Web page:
Spain elections: King Felipe calls for national unity

Spain's King Felipe VI delivers his traditional Christmas address at Royal Palace in Madrid (24 December 2015) Image copyright Reuters
Image caption King Felipe's intervention comes amid uncertainty following the election

King Felipe VI of Spain has appealed for unity and dialogue in his Christmas Eve message after elections at the weekend produced no conclusive result.

He called for "understanding and a fraternal spirit" to end uncertainty.

The king also called for "national cohesion" in what correspondents say could be criticism of separatists in Catalonia.

The king has a high opinion poll rating since taking over from his father Juan Carlos in June 2014.

Next month he will hold discussions with the leaders of each party that won seats in parliament.

Image copyright EPA
Image caption The king (left) has a high opinion poll rating

"Political plurality, expressed at the ballot box, without a doubt offers different sensitivities, visions and perspectives; and it involves a way of exercising politics based on dialogue, consensus and commitment," the king said in a televised holiday message.

"Now, what should matter to all, first and foremost, is Spain and the general interest of the Spanish people," the monarch said.

The king made his address while sitting in a chair in the throne room of the royal palace in Madrid.

In what some see as an appeal for Spain to remain a unitary state, he said: "I sincerely believe that we are living today in times where it is more necessary than ever to recognise everything that unites us."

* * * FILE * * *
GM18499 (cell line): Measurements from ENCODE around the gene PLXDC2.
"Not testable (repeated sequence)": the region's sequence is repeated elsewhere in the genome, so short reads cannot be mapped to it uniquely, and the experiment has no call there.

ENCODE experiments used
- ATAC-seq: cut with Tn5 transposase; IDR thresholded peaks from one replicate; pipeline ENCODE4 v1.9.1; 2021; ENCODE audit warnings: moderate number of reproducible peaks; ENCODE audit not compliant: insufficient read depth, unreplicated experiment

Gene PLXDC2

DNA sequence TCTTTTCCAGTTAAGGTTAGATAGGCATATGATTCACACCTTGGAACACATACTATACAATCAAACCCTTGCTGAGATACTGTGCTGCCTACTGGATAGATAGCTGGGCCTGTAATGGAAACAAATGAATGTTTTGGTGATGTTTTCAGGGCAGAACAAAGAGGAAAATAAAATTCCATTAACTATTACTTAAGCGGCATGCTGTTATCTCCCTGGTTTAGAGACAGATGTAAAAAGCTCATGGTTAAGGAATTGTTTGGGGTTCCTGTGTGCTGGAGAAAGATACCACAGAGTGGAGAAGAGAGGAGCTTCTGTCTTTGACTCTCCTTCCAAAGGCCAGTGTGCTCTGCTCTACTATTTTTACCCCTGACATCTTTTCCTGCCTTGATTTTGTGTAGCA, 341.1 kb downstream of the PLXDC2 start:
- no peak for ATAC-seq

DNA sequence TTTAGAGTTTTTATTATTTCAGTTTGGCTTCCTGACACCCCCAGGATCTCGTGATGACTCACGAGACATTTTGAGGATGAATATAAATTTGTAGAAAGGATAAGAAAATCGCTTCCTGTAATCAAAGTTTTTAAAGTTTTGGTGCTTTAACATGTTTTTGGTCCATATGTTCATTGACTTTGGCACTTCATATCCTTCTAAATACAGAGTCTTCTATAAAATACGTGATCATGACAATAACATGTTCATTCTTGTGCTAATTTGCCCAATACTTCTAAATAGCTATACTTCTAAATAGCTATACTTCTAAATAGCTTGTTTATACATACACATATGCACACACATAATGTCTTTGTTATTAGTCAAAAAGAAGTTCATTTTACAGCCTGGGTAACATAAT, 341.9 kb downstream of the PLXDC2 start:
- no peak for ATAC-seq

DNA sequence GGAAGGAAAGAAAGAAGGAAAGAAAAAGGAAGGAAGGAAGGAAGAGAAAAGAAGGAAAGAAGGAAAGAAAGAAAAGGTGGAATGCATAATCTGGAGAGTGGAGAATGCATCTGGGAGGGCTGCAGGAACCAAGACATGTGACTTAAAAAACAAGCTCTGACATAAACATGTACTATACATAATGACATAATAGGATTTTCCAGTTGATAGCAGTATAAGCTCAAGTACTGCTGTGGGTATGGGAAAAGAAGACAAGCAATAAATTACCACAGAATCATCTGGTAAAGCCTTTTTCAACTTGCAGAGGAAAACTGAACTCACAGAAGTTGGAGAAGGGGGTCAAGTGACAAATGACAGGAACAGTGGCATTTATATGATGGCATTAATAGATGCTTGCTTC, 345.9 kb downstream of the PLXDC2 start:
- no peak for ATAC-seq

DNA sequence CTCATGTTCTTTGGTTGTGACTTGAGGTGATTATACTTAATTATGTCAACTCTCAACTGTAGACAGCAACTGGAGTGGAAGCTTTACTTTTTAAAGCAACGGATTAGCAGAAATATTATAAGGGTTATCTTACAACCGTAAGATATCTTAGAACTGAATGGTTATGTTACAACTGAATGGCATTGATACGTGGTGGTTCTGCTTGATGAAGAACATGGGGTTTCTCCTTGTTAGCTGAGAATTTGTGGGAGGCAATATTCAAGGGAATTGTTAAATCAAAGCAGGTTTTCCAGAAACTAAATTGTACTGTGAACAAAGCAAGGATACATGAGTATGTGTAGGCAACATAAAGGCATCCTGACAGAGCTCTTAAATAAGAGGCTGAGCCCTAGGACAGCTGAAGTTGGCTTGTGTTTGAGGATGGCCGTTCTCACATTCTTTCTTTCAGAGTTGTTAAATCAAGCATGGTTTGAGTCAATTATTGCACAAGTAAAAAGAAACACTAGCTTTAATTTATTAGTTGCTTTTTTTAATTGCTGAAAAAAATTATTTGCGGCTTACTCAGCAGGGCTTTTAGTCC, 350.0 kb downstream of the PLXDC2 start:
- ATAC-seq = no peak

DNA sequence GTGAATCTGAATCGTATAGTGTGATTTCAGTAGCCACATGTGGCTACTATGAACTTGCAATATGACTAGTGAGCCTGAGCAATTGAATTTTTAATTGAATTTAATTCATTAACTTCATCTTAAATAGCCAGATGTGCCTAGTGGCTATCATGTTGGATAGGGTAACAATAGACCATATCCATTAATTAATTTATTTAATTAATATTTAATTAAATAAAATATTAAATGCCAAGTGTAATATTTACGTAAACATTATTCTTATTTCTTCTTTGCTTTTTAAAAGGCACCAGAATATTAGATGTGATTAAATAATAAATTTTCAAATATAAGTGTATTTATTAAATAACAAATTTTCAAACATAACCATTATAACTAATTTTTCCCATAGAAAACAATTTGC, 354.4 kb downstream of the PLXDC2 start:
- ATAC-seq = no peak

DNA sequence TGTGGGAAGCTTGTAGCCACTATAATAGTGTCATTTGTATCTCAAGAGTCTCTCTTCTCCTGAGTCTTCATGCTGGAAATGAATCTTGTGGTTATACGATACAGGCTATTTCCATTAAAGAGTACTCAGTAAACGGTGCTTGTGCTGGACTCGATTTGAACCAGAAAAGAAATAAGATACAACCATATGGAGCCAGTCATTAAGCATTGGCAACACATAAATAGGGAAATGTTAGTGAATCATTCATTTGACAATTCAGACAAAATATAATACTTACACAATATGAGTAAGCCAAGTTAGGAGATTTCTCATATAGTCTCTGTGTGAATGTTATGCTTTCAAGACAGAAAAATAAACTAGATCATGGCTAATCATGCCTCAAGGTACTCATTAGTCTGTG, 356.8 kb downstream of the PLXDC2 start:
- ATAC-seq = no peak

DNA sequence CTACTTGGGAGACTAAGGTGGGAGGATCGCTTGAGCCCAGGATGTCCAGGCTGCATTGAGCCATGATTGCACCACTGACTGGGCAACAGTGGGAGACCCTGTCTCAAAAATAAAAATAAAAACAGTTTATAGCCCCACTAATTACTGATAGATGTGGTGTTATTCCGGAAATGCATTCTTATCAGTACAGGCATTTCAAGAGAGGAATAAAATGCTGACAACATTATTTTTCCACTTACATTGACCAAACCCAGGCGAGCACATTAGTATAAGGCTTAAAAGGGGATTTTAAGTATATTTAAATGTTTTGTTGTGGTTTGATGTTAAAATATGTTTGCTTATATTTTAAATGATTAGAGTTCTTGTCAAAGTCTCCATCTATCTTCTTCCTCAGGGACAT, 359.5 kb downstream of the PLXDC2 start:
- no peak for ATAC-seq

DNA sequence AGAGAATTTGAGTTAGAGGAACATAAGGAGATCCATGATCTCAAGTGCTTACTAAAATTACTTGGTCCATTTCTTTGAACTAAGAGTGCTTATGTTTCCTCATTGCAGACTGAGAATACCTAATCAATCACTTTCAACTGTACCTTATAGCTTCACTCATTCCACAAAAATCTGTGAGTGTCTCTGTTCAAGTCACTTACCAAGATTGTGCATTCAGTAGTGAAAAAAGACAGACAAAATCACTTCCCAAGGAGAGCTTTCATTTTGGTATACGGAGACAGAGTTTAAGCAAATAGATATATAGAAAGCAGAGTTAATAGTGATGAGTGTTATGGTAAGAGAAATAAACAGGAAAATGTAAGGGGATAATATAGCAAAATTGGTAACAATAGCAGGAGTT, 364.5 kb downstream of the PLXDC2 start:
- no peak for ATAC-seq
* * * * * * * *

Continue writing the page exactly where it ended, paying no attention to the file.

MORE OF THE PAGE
His intervention comes after Spanish Socialist leader Pedro Sanchez and Prime Minister Mariano Rajoy compete to form the next government.

Mr Rajoy's Popular Party (PP) won Sunday's vote but is 53 seats short of an absolute majority in the 350-seat chamber.

For decades the Socialists and PP have alternated in government but the rise of two new parties, the left-wing Podemos (We Can) and liberal Ciudadanos (Citizens), has left Spanish politics fragmented.

When Spain's parliament reconvenes in January, King Felipe will ask a party leader to form a government and MPs will vote on his nomination.

If they fail to elect a government within two months then fresh elections will follow.

Image copyright Getty Images
Image caption From L to R: Pablo Iglesias of Podemos, Socialist leader Pedro Sanchez, Albert Rivera of Ciudadanos (Citizens) and PP leader Mariano Rajoy

Doing the post-election sums:

  • Grand coalition: Spain has never had a so-called grand coalition that would bring the Popular Party and the Socialists together - and the Socialists said on Monday they would not join a grand coalition
  • Grand coalition pact: Ciudadanos (Citizens) leader Albert Rivera wants the PP and Socialists to join with his party to prevent Catalonia moving to independence
  • Coalition of losers: The Socialists could link up with Podemos and Ciudadanos in a move that would echo the outcome of elections in Portugal last month
  • Regional solution: The Socialists could also strike a deal with Podemos and smaller regional parties that won just a few seats each, thereby removing the need for a deal with Ciudadanos

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